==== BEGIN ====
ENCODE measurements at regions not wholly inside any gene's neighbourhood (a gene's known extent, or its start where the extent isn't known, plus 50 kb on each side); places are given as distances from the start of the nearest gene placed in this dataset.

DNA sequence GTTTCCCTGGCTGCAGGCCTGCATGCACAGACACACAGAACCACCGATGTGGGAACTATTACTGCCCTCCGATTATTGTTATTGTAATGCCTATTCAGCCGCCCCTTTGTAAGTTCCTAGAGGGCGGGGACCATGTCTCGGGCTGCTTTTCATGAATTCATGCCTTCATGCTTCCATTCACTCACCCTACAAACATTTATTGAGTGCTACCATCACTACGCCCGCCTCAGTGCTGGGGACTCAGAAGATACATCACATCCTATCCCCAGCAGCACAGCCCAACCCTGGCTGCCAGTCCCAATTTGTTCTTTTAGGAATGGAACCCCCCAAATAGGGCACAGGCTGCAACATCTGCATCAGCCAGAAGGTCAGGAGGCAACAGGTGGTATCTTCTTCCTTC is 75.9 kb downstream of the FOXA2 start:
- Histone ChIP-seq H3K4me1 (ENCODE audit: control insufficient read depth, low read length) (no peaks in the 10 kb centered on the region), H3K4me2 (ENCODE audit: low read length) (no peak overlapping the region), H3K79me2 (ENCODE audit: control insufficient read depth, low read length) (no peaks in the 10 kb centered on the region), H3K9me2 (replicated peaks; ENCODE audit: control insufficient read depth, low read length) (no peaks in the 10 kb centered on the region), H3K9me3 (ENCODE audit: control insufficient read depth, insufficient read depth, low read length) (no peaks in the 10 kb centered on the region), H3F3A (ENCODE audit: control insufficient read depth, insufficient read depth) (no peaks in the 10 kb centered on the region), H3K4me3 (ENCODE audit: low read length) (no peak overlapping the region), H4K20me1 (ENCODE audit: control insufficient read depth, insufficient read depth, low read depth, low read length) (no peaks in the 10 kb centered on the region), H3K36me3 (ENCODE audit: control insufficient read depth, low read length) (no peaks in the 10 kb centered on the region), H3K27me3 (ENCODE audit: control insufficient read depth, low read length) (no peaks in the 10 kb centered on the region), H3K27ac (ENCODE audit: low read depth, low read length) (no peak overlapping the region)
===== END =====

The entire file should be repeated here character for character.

ENCODE measurements at regions not wholly inside any gene's neighbourhood (a gene's known extent, or its start where the extent isn't known, plus 50 kb on each side); places are given as distances from the start of the nearest gene placed in this dataset.

DNA sequence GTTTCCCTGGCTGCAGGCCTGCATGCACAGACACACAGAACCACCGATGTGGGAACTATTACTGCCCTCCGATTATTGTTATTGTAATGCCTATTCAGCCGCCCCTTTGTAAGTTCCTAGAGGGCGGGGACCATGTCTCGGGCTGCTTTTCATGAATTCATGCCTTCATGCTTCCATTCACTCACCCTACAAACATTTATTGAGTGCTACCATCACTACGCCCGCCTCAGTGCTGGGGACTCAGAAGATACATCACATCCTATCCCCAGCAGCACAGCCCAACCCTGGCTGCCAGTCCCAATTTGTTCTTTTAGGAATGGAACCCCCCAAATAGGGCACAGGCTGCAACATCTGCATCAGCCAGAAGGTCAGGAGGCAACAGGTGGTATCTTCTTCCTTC is 75.9 kb downstream of the FOXA2 start:
- Histone ChIP-seq H3K4me1 (ENCODE audit: control insufficient read depth, low read length) (no peaks in the 10 kb centered on the region), H3K4me2 (ENCODE audit: low read length) (no peak overlapping the region), H3K79me2 (ENCODE audit: control insufficient read depth, low read length) (no peaks in the 10 kb centered on the region), H3K9me2 (replicated peaks; ENCODE audit: control insufficient read depth, low read length) (no peaks in the 10 kb centered on the region), H3K9me3 (ENCODE audit: control insufficient read depth, insufficient read depth, low read length) (no peaks in the 10 kb centered on the region), H3F3A (ENCODE audit: control insufficient read depth, insufficient read depth) (no peaks in the 10 kb centered on the region), H3K4me3 (ENCODE audit: low read length) (no peak overlapping the region), H4K20me1 (ENCODE audit: control insufficient read depth, insufficient read depth, low read depth, low read length) (no peaks in the 10 kb centered on the region), H3K36me3 (ENCODE audit: control insufficient read depth, low read length) (no peaks in the 10 kb centered on the region), H3K27me3 (ENCODE audit: control insufficient read depth, low read length) (no peaks in the 10 kb centered on the region), H3K27ac (ENCODE audit: low read depth, low read length) (no peak overlapping the region)